The Voices of the London Bullion Market project brilliantly captures and contextualises the changes and development of the bullion market through the eyes of those who worked in it. So far in the series, we have featured the voices of 13 people from the market. In this latest feature, we reflect on Peter Fava’s career in the bullion market, taken from a recorded conversation with Michele Blagg in 2014.
Peter Luke Fava was born in a British military hospital in Malta in 1948, and moved to Germany and Singapore before settling in England at five years old with his father and mother. After his schooling – at St Peter’s in Guildford and another St Peter’s, this time in Bournemouth – Peter went straight into the working environment with a job at Lloyds Bank in 1978.
Three years in the Lloyds Bank back office, by London’s Waterloo Station, was enough to inspire Peter to become a dealer, and he approached a local employment exchange to find a new job. The exchange had a positions clerk role available at Johnson Matthey Bankers – and that’s how he joined the bullion market. At the time, Dennis Selby was the Chief Dealer, and Peter Treloar was his number two. Andy Stoppani was also at Johnson Matthey Bankers at the same time as Peter.
The comprehensive training Peter received for his new job took all of five minutes.
After a quick demonstration, he was told: “This is how you work the limits out and keep our positions and make sure you don’t make a mistake.” Launched straight into the dealing room, Peter was tasked with helping the dealers keep their positions and give them their limits, which was all done by hand on cards.
With no computers, everybody talked to each other and when something was happening in the market, everybody knew about it. The market was a much more vibrant and exciting place than it ever was since computerisation. When automatic brokers became commonplace the market lost a lot. The lack of computerisation, though, had drawbacks as contact with some markets, such as Australia, was made almost impossible due to the time difference. Switzerland was a huge market in those days, Germany was quite active, and Hong Kong was also important.
Peter Fava served as Chairman of LBMA from June 1997 to July 1999, and was one of the individuals pivotal in shaping LBMA into the association it is today
Dealings in Dealing
After some 18 months in the back office, Peter’s colleague Mike Oliff-Lea and a friend of his started up a dealing operation as part of the Merrill Lynch Group called Rally Merrill Lynch, and they desperately needed a third person. So they asked Peter if he’d like to come along and start dealing.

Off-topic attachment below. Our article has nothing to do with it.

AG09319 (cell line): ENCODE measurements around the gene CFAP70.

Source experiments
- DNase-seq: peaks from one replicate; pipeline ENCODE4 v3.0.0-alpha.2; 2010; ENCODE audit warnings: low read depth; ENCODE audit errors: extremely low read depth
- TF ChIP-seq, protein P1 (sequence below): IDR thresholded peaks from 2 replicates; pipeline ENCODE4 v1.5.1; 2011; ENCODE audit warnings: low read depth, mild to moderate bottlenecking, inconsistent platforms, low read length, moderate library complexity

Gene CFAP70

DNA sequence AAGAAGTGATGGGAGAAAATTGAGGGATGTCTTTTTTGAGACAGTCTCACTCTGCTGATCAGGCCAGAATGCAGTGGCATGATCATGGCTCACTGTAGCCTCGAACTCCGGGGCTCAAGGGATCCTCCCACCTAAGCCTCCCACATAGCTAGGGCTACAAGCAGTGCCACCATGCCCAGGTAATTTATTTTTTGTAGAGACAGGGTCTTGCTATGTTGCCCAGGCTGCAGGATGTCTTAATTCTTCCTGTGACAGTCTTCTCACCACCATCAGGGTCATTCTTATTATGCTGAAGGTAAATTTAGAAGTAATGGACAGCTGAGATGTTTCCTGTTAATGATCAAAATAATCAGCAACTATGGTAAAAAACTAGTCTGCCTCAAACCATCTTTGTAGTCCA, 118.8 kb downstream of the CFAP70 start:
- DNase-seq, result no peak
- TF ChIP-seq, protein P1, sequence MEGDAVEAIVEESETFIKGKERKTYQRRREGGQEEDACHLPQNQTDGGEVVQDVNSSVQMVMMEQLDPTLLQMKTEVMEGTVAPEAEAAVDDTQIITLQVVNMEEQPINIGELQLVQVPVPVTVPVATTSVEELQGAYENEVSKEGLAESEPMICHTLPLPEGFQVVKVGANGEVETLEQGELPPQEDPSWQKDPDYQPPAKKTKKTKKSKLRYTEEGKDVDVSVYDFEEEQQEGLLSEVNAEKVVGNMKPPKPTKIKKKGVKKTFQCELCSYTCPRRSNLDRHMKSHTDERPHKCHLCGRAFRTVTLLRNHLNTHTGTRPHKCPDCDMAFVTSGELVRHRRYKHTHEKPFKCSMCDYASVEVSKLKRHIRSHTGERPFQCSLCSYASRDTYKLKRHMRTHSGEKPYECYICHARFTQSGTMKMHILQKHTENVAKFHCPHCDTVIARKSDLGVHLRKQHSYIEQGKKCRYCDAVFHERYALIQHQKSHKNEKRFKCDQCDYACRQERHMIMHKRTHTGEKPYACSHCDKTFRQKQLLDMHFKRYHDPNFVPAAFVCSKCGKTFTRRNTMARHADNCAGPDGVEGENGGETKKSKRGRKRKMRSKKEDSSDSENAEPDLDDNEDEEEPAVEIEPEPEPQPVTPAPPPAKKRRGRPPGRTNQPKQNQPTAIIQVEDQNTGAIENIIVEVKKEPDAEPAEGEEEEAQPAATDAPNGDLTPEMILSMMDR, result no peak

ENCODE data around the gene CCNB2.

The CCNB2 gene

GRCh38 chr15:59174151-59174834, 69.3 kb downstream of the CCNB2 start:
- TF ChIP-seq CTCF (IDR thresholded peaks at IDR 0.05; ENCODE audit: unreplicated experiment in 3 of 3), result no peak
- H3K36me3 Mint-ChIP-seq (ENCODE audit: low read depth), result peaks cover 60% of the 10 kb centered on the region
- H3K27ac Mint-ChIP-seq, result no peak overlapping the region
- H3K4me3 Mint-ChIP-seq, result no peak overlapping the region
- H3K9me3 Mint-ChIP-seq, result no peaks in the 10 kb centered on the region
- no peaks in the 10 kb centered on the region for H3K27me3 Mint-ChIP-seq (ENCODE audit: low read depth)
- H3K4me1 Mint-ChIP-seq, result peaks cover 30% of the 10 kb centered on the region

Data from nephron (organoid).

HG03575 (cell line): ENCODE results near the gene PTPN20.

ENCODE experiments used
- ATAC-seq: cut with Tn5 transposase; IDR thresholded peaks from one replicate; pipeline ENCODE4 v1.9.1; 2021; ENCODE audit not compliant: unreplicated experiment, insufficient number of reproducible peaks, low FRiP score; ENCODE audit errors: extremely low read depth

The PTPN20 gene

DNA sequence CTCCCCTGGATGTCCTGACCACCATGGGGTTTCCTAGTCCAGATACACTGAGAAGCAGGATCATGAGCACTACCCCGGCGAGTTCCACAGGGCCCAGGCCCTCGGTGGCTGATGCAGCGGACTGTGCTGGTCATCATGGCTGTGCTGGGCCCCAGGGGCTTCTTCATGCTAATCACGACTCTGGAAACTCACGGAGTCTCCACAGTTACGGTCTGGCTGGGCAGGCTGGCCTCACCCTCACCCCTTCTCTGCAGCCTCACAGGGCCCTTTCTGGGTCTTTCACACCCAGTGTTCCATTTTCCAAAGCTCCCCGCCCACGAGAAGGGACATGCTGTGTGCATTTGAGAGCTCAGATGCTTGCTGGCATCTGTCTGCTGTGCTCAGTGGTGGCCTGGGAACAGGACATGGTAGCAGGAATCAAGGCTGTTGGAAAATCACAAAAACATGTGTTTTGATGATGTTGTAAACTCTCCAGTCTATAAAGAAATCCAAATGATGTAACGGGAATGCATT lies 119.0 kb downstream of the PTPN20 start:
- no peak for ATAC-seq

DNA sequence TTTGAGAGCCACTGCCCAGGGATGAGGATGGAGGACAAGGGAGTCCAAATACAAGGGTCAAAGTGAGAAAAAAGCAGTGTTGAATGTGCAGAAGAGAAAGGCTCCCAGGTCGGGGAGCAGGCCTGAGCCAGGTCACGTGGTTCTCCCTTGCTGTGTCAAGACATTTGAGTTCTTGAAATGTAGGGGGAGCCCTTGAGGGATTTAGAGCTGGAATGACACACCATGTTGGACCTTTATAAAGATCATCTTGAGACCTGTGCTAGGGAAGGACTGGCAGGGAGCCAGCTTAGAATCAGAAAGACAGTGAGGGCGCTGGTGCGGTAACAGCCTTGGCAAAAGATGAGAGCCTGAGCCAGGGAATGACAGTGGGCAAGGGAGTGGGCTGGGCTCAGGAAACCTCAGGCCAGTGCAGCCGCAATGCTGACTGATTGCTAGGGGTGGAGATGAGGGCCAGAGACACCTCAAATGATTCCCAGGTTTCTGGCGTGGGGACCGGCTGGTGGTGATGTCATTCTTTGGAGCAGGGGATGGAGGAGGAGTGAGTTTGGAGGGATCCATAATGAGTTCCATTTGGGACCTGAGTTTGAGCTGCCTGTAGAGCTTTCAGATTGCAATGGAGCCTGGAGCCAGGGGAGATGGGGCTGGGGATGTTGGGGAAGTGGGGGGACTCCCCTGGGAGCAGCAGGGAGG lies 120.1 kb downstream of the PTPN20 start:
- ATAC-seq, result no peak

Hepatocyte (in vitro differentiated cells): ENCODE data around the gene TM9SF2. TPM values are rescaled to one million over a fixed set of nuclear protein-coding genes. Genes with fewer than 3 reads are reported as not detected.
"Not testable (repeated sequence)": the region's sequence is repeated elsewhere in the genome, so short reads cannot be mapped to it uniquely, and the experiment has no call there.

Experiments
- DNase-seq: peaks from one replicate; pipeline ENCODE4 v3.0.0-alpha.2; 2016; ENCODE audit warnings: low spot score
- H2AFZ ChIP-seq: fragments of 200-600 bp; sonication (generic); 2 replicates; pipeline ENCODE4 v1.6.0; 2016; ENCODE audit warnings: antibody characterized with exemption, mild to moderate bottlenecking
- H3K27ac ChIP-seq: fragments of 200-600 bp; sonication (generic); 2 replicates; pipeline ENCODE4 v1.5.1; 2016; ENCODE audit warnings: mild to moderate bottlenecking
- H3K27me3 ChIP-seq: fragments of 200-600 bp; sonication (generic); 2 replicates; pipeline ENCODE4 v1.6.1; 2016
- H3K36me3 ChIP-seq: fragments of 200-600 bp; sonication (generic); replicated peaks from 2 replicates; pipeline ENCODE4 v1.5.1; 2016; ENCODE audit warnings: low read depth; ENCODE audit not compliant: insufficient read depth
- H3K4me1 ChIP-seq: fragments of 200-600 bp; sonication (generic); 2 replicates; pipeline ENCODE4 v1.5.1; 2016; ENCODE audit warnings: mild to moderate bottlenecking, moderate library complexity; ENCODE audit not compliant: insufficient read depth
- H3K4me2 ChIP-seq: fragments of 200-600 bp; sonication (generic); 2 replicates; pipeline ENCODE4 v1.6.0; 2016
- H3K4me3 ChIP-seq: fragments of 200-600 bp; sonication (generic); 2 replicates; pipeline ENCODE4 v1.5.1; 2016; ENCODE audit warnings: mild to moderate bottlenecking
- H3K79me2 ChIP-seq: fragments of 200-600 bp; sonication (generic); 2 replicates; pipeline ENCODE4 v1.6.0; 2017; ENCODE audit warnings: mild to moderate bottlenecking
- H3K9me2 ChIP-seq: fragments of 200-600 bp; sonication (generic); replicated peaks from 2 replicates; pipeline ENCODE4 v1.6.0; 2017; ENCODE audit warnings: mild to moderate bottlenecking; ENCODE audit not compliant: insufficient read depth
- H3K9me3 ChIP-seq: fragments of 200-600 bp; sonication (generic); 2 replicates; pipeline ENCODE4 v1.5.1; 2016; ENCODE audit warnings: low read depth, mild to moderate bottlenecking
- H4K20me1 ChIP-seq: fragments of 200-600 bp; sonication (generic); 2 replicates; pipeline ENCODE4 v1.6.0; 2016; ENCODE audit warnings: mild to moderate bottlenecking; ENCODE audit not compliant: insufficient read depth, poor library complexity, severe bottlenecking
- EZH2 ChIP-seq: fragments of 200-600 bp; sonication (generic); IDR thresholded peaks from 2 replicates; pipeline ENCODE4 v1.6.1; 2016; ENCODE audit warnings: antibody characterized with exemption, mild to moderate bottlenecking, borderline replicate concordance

Peter was launched into dealing silver within 18 months of joining the bullion market, which was a bit of a shock. One couldn’t deal gold without a banking license in those days. It was an exciting time for silver as the Americans were using the silver market as they too were unable to deal in gold.
The average trade at the time was probably a lakh of silver, so 100,000 ounces. To do a million-ounce swap was quite a large deal in those days. The spot price was stuck around the $4 mark and it gyrated in a relatively small band around that level for quite some time.
It was another 18 months until Merrill Lynch decided to sell off the trading operation to McLean Watson, part of the London Metal Exchange, so Peter moved to McLean Watson to trade for them. By this time both of his colleagues had left, so Peter, at the age of 22 or 23, was left with the Silver Book – another big shock as he hadn’t been trained well at that stage. Within the next two years, Peter was headhunted by Rothschild as they needed a specialised silver dealer, so Peter went to work with Alan Baker.
THE MARKET WAS A MUCH MORE VIBRANT AND EXCITING PLACE THAN IT EVER WAS SINCE COMPUTERISATION. WHEN AUTOMATIC BROKERS BECAME COMMONPLACE THE MARKET LOST A LOT.
The Rothschild Difference
Peter joined Rothschild in 1974, and it was very different to the other organisations Peter had previously worked for. As a member of the London Gold Fixing this was a very important part of the day. And as a bank with a banking license, it had a Foreign Exchange team, so it was much more banking orientated, and certainly the largest bank that Peter had worked for at that time.
Peter spent ten years at Rothschild, half way through which he moved over to the money market side, working with Sterling, and borrowing and lending Sterling. This marked the start of almost 15 years spent in the money markets, rather than the bullion markets – an environment which was rapidly changing thanks to the opening of the Futures Exchange. This experience was a fantastic way of bolstering knowledge of the markets surrounding the bullion market
[image: Rothschild & Co, Newcourt, London. Their motto “Concordia, Integritas, Industria” means "harmony, integrity, industry".]
The Discount Market